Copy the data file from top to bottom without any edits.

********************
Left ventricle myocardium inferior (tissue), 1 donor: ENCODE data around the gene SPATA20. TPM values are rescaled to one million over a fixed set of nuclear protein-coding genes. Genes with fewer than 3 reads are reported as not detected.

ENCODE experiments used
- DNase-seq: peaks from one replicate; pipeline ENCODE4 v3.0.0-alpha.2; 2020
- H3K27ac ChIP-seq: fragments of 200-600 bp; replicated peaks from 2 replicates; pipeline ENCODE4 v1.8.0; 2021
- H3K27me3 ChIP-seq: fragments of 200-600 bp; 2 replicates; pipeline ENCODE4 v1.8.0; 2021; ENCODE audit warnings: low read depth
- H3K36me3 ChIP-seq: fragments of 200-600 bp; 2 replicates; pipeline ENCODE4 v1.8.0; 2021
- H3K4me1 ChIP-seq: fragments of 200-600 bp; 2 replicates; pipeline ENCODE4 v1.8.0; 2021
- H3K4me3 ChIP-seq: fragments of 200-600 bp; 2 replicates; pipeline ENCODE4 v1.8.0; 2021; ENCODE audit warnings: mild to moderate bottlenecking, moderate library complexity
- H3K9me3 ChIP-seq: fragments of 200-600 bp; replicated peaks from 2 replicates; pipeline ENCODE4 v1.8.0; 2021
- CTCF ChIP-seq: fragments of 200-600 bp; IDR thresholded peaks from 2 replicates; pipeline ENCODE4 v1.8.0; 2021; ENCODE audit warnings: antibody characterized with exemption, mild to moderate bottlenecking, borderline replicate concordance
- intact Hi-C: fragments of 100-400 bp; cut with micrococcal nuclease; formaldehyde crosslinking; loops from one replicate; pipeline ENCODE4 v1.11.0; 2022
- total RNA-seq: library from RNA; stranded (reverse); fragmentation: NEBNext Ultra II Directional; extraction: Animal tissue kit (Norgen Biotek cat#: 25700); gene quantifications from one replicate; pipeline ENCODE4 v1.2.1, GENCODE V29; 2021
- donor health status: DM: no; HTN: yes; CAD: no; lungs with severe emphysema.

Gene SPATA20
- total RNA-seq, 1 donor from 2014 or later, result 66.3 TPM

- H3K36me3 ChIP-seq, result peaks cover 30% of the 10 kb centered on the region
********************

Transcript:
Left ventricle myocardium inferior (tissue), 1 donor: ENCODE data around the gene SPATA20. TPM values are rescaled to one million over a fixed set of nuclear protein-coding genes. Genes with fewer than 3 reads are reported as not detected.

ENCODE experiments used
- DNase-seq: peaks from one replicate; pipeline ENCODE4 v3.0.0-alpha.2; 2020
- H3K27ac ChIP-seq: fragments of 200-600 bp; replicated peaks from 2 replicates; pipeline ENCODE4 v1.8.0; 2021
- H3K27me3 ChIP-seq: fragments of 200-600 bp; 2 replicates; pipeline ENCODE4 v1.8.0; 2021; ENCODE audit warnings: low read depth
- H3K36me3 ChIP-seq: fragments of 200-600 bp; 2 replicates; pipeline ENCODE4 v1.8.0; 2021
- H3K4me1 ChIP-seq: fragments of 200-600 bp; 2 replicates; pipeline ENCODE4 v1.8.0; 2021
- H3K4me3 ChIP-seq: fragments of 200-600 bp; 2 replicates; pipeline ENCODE4 v1.8.0; 2021; ENCODE audit warnings: mild to moderate bottlenecking, moderate library complexity
- H3K9me3 ChIP-seq: fragments of 200-600 bp; replicated peaks from 2 replicates; pipeline ENCODE4 v1.8.0; 2021
- CTCF ChIP-seq: fragments of 200-600 bp; IDR thresholded peaks from 2 replicates; pipeline ENCODE4 v1.8.0; 2021; ENCODE audit warnings: antibody characterized with exemption, mild to moderate bottlenecking, borderline replicate concordance
- intact Hi-C: fragments of 100-400 bp; cut with micrococcal nuclease; formaldehyde crosslinking; loops from one replicate; pipeline ENCODE4 v1.11.0; 2022
- total RNA-seq: library from RNA; stranded (reverse); fragmentation: NEBNext Ultra II Directional; extraction: Animal tissue kit (Norgen Biotek cat#: 25700); gene quantifications from one replicate; pipeline ENCODE4 v1.2.1, GENCODE V29; 2021
- donor health status: DM: no; HTN: yes; CAD: no; lungs with severe emphysema.

Gene SPATA20
- total RNA-seq, 1 donor from 2014 or later, result 66.3 TPM

- H3K36me3 ChIP-seq, result peaks cover 30% of the 10 kb centered on the region